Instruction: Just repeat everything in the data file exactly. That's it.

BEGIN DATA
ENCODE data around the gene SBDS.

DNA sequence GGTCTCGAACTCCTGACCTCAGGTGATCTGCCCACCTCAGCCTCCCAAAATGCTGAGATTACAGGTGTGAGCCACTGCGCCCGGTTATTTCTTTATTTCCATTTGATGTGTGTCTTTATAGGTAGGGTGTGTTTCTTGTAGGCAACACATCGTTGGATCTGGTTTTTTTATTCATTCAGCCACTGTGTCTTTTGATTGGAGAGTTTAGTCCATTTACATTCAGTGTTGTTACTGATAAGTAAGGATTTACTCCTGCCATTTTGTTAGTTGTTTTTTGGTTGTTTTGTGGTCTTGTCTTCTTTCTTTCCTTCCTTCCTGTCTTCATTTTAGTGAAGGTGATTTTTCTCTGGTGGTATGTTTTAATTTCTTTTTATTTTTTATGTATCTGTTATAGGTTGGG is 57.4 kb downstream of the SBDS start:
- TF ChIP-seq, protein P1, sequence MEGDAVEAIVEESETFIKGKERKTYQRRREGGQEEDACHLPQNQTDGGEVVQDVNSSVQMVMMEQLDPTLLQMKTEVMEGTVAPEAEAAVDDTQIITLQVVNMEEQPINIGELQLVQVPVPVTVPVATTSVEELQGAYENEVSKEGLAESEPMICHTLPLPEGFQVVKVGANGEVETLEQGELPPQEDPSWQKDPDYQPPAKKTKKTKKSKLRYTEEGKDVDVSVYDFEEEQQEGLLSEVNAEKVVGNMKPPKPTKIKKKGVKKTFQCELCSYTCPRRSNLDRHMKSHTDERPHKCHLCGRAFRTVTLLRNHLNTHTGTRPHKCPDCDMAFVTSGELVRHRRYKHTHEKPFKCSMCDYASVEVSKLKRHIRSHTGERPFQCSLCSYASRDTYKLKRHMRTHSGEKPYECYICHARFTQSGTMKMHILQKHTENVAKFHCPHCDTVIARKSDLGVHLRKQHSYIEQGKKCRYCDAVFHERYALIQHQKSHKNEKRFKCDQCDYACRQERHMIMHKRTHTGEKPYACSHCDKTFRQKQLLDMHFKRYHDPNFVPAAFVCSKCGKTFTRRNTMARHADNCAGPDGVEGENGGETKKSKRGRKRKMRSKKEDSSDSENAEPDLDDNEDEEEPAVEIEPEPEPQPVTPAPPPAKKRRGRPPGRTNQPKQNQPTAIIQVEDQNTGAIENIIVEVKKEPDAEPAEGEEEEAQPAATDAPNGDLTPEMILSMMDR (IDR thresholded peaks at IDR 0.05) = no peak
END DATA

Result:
ENCODE data around the gene SBDS.

DNA sequence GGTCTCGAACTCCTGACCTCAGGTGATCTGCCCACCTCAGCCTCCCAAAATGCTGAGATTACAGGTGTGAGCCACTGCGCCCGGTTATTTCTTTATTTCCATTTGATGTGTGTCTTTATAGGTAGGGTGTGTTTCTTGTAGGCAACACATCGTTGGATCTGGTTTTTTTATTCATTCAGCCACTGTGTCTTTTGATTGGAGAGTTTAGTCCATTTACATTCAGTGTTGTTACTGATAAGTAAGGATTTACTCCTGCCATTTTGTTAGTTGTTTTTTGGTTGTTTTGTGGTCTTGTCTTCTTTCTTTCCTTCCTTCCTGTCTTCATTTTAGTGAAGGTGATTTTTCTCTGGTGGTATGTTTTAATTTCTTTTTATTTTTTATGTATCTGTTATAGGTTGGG is 57.4 kb downstream of the SBDS start:
- TF ChIP-seq, protein P1, sequence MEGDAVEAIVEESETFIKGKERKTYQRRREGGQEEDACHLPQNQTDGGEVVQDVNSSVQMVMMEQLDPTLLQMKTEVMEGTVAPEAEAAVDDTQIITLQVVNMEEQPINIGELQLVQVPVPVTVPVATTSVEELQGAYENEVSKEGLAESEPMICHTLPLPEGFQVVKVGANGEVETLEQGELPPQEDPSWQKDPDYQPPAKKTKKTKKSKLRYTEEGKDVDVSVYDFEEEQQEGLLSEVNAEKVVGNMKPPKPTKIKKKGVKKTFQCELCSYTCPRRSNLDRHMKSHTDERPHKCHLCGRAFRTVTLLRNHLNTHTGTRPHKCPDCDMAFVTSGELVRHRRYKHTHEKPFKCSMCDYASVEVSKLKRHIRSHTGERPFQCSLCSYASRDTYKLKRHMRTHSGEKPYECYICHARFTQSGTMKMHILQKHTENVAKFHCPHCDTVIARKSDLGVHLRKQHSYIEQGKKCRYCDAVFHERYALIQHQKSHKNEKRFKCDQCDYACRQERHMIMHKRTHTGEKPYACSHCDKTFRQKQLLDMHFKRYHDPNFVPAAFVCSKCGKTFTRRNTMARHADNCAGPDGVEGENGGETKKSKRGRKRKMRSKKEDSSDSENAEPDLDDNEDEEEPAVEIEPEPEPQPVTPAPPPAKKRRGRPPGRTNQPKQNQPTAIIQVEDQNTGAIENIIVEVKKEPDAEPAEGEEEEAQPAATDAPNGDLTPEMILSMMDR (IDR thresholded peaks at IDR 0.05) = no peak